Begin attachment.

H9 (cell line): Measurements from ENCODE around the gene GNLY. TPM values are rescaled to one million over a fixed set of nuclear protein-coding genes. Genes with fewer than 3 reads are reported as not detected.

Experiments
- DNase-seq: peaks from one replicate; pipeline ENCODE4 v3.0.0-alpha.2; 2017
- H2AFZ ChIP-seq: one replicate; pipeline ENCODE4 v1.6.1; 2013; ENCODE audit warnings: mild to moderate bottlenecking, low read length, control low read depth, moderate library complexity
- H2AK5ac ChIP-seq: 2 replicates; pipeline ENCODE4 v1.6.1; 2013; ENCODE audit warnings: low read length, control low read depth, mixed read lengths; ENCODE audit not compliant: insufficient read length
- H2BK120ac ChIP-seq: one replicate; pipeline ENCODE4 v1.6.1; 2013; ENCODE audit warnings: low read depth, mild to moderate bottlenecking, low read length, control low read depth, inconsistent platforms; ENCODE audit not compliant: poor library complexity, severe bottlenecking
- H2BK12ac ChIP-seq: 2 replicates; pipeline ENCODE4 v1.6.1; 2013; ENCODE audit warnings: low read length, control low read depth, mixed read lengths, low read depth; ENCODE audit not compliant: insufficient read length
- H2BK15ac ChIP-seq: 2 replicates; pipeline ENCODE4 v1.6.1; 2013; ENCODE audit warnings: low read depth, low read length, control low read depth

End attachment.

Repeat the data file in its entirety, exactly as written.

H9 (cell line): Measurements from ENCODE around the gene GNLY. TPM values are rescaled to one million over a fixed set of nuclear protein-coding genes. Genes with fewer than 3 reads are reported as not detected.

Experiments
- DNase-seq: peaks from one replicate; pipeline ENCODE4 v3.0.0-alpha.2; 2017
- H2AFZ ChIP-seq: one replicate; pipeline ENCODE4 v1.6.1; 2013; ENCODE audit warnings: mild to moderate bottlenecking, low read length, control low read depth, moderate library complexity
- H2AK5ac ChIP-seq: 2 replicates; pipeline ENCODE4 v1.6.1; 2013; ENCODE audit warnings: low read length, control low read depth, mixed read lengths; ENCODE audit not compliant: insufficient read length
- H2BK120ac ChIP-seq: one replicate; pipeline ENCODE4 v1.6.1; 2013; ENCODE audit warnings: low read depth, mild to moderate bottlenecking, low read length, control low read depth, inconsistent platforms; ENCODE audit not compliant: poor library complexity, severe bottlenecking
- H2BK12ac ChIP-seq: 2 replicates; pipeline ENCODE4 v1.6.1; 2013; ENCODE audit warnings: low read length, control low read depth, mixed read lengths, low read depth; ENCODE audit not compliant: insufficient read length
- H2BK15ac ChIP-seq: 2 replicates; pipeline ENCODE4 v1.6.1; 2013; ENCODE audit warnings: low read depth, low read length, control low read depth